There is progress — and hope — for LGBTQ people in the Middle East and North Africa.
That may seem to be a preposterous statement, given news of mass arrests of gay and transgender people in Egypt and murders of gay men and boys in Iraq. But a new report details improvements in four countries in the region that provide not only encouragement to citizens of those countries but models for activists elsewhere.
The report, Activism and Resilience: LGBTQ Progress in the Arabic-Speaking States in the Middle East and North Africa Region, is a joint project of OutRight Action International and the Arab Foundation for Freedom and Equality. Researched and written by Suraj Girijashanker, it focuses on Jordan, Lebanon, Morocco, and Tunisia because they are sites of advancement, says OutRight executive director Jessica Stern.
“We really wanted to highlight that LGBTI rights are making progress in the Middle East and North Africa,” Stern tells The Advocate.
That progress can seem disappointingly slow to outsiders. In these nations, as in most Arabic-speaking countries, LGBTQ people risk running afoul of laws that either explicitly criminalize consensual same-sex relations or allow for arrest for violation of less specific “morality” codes. Violence and discrimination remain widespread in both the public and private spheres.
But to characterize LGBTQ people in these countries strictly as victims misrepresents them, according to the report. They are founding political organizations, publications, arts groups, and community spaces. They are forging coalitions with other activists, finding common ground especially with feminists. And they are increasingly speaking out against injustice and receiving support when they do so.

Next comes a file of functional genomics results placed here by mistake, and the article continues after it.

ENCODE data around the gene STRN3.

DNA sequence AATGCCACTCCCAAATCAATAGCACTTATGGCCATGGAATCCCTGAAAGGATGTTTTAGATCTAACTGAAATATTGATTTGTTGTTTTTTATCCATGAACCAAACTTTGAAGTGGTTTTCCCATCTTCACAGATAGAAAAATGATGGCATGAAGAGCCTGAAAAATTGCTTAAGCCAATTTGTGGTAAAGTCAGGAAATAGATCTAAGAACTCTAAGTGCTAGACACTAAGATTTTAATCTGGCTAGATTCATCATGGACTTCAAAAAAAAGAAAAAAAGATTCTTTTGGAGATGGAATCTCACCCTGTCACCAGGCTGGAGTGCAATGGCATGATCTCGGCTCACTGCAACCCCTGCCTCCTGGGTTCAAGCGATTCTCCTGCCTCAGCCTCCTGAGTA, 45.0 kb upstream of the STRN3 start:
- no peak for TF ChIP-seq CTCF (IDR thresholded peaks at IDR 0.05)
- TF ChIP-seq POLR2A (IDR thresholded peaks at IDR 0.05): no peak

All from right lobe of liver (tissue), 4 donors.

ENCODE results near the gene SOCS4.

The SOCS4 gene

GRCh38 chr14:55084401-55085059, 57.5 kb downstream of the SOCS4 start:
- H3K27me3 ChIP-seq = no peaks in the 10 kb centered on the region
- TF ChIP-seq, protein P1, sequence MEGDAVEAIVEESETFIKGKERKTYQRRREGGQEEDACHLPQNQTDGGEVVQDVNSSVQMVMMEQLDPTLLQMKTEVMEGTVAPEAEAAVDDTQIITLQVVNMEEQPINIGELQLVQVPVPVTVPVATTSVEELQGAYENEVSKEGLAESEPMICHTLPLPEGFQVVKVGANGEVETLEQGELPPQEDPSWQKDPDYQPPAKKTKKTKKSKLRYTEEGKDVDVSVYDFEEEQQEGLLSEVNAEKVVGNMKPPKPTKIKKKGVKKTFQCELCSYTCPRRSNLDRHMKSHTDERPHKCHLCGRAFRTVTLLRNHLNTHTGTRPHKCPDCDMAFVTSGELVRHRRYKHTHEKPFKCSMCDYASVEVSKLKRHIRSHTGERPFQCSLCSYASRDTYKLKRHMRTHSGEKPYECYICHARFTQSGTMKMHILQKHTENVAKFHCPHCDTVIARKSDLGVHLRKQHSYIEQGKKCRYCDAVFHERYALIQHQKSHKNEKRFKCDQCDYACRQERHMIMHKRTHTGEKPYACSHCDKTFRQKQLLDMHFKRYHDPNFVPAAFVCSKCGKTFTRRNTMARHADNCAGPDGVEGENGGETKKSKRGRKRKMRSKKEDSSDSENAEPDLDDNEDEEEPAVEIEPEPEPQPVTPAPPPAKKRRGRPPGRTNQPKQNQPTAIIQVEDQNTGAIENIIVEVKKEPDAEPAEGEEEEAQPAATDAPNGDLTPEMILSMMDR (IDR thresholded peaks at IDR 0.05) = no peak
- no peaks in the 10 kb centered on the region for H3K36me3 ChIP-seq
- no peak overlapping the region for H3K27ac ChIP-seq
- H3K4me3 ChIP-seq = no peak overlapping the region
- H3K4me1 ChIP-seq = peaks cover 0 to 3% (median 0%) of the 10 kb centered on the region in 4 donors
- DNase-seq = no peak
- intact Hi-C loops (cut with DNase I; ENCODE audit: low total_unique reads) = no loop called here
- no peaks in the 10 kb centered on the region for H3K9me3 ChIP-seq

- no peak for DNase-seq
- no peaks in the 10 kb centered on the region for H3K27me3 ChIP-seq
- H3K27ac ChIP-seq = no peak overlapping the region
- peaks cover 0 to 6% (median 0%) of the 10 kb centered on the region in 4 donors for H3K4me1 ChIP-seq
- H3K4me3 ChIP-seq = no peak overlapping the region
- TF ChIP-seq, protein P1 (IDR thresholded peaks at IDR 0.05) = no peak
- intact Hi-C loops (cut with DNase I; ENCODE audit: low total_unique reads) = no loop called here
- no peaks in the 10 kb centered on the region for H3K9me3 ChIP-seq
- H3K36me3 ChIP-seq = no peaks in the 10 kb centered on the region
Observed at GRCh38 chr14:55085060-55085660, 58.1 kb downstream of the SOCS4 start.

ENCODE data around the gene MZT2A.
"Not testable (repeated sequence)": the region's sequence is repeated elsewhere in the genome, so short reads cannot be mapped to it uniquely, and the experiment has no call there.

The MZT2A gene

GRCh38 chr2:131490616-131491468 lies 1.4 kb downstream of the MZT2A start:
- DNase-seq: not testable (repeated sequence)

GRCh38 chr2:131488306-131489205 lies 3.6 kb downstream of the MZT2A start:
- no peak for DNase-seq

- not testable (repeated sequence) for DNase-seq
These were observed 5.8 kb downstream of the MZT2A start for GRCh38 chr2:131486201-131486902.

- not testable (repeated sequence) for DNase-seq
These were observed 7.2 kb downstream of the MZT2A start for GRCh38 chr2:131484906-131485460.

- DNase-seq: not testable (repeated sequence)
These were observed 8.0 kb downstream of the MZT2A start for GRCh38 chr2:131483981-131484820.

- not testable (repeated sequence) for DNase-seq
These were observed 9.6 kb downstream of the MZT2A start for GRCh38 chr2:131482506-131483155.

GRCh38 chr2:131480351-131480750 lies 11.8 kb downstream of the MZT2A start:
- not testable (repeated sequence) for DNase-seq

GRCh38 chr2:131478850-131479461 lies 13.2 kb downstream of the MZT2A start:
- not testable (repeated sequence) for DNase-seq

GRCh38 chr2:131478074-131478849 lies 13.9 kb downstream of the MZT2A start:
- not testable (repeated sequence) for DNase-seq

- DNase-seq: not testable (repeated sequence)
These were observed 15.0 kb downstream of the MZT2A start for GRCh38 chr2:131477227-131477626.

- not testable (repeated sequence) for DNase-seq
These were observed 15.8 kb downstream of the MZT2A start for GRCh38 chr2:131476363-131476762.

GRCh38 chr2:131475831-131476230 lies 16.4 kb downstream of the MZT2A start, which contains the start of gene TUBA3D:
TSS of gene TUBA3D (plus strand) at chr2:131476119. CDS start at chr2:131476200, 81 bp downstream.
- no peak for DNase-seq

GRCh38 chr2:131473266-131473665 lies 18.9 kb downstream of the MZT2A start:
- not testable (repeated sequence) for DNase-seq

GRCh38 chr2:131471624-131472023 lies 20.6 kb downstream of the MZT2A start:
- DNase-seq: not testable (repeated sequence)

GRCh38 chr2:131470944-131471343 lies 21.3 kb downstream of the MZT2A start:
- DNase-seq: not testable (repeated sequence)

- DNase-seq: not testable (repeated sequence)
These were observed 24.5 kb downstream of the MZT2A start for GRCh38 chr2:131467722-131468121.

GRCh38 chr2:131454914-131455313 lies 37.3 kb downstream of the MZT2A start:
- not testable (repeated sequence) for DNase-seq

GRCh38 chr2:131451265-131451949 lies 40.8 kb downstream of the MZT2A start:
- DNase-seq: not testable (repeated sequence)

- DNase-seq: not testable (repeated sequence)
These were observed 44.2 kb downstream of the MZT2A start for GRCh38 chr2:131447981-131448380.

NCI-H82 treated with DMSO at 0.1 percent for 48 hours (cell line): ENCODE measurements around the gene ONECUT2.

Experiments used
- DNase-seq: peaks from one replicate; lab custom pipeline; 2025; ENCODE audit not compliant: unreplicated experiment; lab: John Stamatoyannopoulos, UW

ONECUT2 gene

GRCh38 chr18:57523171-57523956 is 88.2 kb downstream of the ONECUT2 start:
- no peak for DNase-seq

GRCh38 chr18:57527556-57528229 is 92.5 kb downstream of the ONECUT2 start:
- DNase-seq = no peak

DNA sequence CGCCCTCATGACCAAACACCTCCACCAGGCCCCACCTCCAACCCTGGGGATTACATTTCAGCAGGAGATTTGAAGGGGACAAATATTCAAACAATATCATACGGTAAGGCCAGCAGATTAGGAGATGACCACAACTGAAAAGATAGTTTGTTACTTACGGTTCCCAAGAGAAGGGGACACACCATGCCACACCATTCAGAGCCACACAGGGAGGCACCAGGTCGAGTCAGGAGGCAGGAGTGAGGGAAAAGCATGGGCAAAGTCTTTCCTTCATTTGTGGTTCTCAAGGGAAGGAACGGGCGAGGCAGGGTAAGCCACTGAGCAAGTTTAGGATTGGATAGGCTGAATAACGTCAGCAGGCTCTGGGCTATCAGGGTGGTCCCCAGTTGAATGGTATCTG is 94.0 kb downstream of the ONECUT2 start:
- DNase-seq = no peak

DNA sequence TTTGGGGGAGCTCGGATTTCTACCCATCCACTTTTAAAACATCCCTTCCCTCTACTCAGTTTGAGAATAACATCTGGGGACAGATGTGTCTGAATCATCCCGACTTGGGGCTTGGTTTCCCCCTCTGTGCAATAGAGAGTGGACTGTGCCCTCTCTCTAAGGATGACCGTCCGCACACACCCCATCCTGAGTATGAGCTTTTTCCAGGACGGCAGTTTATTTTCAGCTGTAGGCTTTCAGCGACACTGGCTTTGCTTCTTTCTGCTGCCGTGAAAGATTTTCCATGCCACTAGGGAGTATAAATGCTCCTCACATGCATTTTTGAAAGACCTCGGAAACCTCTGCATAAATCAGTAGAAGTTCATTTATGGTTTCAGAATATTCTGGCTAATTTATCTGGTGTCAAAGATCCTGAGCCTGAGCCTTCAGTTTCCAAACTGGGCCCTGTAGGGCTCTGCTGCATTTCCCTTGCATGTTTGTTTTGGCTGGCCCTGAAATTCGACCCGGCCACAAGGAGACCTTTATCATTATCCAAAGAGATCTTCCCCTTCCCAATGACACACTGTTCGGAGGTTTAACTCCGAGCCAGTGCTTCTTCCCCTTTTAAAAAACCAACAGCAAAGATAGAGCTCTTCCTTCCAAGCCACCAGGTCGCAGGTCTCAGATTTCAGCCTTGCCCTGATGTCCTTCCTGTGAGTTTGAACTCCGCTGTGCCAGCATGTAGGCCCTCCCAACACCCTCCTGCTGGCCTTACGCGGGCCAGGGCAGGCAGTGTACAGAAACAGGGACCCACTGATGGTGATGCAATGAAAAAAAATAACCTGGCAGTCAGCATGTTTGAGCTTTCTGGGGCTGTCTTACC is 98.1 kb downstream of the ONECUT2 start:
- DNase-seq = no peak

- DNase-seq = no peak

On the latter point, Stern notes some enraging incidents, detailed in the report, that ended up leading to public outcry on behalf of LGBTQ people. For instance, in 2016 in the city of Beni Mellal, Morocco, two men believed to be gay were dragged out of a home by a gang of youths and brutally beaten. The attackers were arrested, but the men who were beaten also faced criminal charges – for violating Article 489 of the country’s penal code, which bans “lewd or unnatural” acts with a person of the same sex.
But LGBTQ activist groups fought back, in coalition with other organizations. “Initiatives included a joint communication signed by over 40 organizations, which called for the release of the victims and Article 489 to be repealed,” the report notes. An activist quoted in the report commented, “This was one of the first cases where there was consensus across civil society, not just LGBTQ organizations.” International media spotlighted the case as well. There is more work to be done – Article 489 remains on the books – but the victims received relatively light sentences, thanks in part to public attention focused on the case.
Another outrage led to outcry in Tunisia. In 2015, a man named Marwen was summoned by police investigating a murder because his number had been found in the dead man’s phone. Under the threat of being charged with murder, Marwen confessed to police that he had had sexual relations with the victim. He was then forced to undergo an anal examination and was charged with violating the nation’s law against “homosexual acts.”
Activists mobilized, including the LGBTQ group Damj, of which Marwen was a member. The group called the forced anal exam a violation of privacy and human rights, and a form of torture. And it found allies. The Tunisian Human Rights League, previously silent on LGBTQ issues, called for Marwen’s release, an end to such examinations, and repeal of the law against gay sex. Leading political parties and even one government official joined in. Again, while work remains to be done – the law is still in force – this represents progress, Stern notes. And while Marwen was convicted and sentenced to a year in prison, his sentence was reduced to two months on appeal.